Should the compiler-rt builtins be configured with CMAKE_TRY_COMPILE_TARGET_TYPE?

https://reviews.llvm.org/D96404 landed recently to default Android targets to using compiler-rt instead of libgcc. Amusingly enough, it broke our builds of compiler-rt for Android in the runtimes build setup. What’s happening is that the configuration for the builtins for Android tests for all supported architectures [1], using check_symbol_exists to check for the architecture’s preprocessor macro [2]. check_symbol_exists tries to link a test executable, which fails because my just-built compiler doesn’t have compiler-rt yet (since it’s trying to build compiler-rt). Consequently, the builtins don’t think that any architectures are supported, and just don’t build anything as a result.

Other places in the builtins’ CMake logic use custom functions like try_compile_only to only test compilation and not linking, to avoid issues like this. My understanding is that the builtins will never be built as shared libraries. The build already instructs its custom test macros to always only check compilation [3]; now that we’re on a newer CMake version, would it be appropriate to always set CMAKE_TRY_COMPILE_TARGET_TYPE to STATIC_LIBRARY for the builtins as well, so that all CMake checks build static libraries (which has the same effect of only testing compilation and not linking)? We could also probably clean up a lot of the custom logic for only checking compilation afterwards.

[1] https://github.com/llvm/llvm-project/blob/c7712087cbb505d324e1149fa224f607c91a8c6a/compiler-rt/cmake/base-config-ix.cmake#L164-L167

[2] https://github.com/llvm/llvm-project/blob/c7712087cbb505d324e1149fa224f607c91a8c6a/compiler-rt/cmake/Modules/CompilerRTUtils.cmake#L155-L170

[3] https://github.com/llvm/llvm-project/blob/c7712087cbb505d324e1149fa224f607c91a8c6a/compiler-rt/cmake/builtin-config-ix.cmake#L4-L5

Hi,

What’s happening is that the configuration for the builtins for Android tests for all supported architectures [1], using check_symbol_exists to check for the architecture’s preprocessor macro [2]. check_symbol_exists tries to link a test executable, which fails because my just-built compiler doesn’t have compiler-rt yet (since it’s trying to build compiler-rt). Consequently, the builtins don’t think that any architectures are supported, and just don’t build anything as a result.

Other places in the builtins’ CMake logic use custom functions like
try_compile_only to only test compilation and not linking, to avoid issues
like this. My understanding is that the builtins will never be built as
shared libraries. The build already instructs its custom test macros to
always only check compilation [3]; now that we’re on a newer CMake version,
would it be appropriate to always set CMAKE_TRY_COMPILE_TARGET_TYPE to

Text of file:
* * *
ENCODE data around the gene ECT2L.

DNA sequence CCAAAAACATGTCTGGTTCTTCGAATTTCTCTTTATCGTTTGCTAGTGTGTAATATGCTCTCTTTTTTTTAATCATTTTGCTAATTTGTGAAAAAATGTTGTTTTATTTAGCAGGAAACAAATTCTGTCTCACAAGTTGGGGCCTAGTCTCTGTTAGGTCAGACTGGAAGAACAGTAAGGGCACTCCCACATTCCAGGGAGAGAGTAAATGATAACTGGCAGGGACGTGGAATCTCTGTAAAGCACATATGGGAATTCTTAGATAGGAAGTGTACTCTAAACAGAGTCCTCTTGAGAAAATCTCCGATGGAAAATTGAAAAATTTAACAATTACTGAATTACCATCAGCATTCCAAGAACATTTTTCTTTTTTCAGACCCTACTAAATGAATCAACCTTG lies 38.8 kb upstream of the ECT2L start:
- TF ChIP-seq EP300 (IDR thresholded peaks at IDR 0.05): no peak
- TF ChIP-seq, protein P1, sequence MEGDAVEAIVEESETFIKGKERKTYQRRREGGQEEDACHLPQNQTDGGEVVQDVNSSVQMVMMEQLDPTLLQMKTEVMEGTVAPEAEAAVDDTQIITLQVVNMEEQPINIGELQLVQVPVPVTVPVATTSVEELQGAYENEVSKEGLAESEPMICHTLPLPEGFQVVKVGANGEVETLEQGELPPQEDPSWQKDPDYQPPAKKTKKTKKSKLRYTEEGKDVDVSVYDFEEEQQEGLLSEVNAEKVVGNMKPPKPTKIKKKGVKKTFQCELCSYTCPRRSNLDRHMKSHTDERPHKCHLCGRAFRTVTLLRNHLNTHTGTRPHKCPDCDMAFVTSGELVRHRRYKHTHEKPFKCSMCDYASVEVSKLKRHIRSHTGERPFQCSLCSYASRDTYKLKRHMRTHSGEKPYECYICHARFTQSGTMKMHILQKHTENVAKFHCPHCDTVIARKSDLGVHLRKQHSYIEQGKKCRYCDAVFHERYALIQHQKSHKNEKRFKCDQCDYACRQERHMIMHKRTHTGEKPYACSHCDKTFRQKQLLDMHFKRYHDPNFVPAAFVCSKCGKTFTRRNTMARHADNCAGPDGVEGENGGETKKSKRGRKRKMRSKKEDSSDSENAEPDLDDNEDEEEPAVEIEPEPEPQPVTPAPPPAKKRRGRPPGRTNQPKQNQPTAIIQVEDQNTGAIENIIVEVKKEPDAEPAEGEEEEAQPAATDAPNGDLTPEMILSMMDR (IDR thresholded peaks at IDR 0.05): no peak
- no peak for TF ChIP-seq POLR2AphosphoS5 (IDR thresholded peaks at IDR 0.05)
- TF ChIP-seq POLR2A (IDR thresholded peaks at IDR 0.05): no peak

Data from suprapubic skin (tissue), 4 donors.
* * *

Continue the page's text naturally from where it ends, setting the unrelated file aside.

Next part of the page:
STATIC_LIBRARY for the builtins as well, so that all CMake checks build
static libraries (which has the same effect of only testing compilation and
not linking)? We could also probably clean up a lot of the custom logic for
only checking compilation afterwards.

These kinds of chicken-and-egg problems are all over building the runtimes, and when building the initial copy of runtime libraries, there's some amount of trickery needed to pass such tests.

In most of the cases where I build runtimes, I've had to add -DCMAKE_C_COMPILER_WORKS=TRUE -DCMAKE_CXX_COMPILER_WORKS=TRUE, but iirc one of such cases for compiler-rt could be removed if we'd set CMAKE_TRY_COMPILE_TARGET_TYPE to STATIC_LIBRARY. (For libunwind/libcxxabi/libcxx, things were more complicated though, I think.)

I actually sent a patch to this effect a couple months ago, have a look at [1]. That one was only aimed at standalone builds of compiler-rt/lib/builtins, but maybe it could be generalized to some other location as well. For non-standalone builds, I guess the option would have to be cleared after processing the current project?

// Martin

[1] https://reviews.llvm.org/D91334

I was actually wondering if we could go further and set this not just for builtins but also for the runtimes build. In the runtimes build, we link shared libraries like libunwind, libc++abi, libc++ and some of the sanitizers, but it’s not clear to me if this would cause any issues. We have a few check_library_exists calls but most of them are checking libraries like libc, libm, libdl, librt? Even C libraries that don’t provide these as separate libraries like musl typically provide linker scripts for backwards compatibility. Would any of the currently supported platforms break if we started linking those libraries unconditionally? Alternatively, we could also consider replacing the use of -nodefaultlibs with -nostdlib++ and letting the compiler driver handle this, but GCC as far as I’m aware doesn’t yet support that flag so we would need a fallback (we could set CMAKE_TRY_COMPILE_TARGET_TYPE to STATIC_LIBRARY and -nostdlib++ only for Clang, and keeping the existing behavior for GCC, but it might increase the complexity).

I remember testing setting CMAKE_TRY_COMPILE_TARGET_TYPE to STATIC_LIBRARY for libunwind/libcxxabi/libcxx a couple months ago so that I could lose the hardcoded CMAKE_C_COMPILER_WORKS=TRUE and CMAKE_CXX_COMPILER_WORKS=TRUE, but it didn't work flawlessly. I don't remember the exact details, but I think it was in the form of lots of tests succeeding while they shouldn't.

As for libc/libm/librt/libdl, windows has none of those.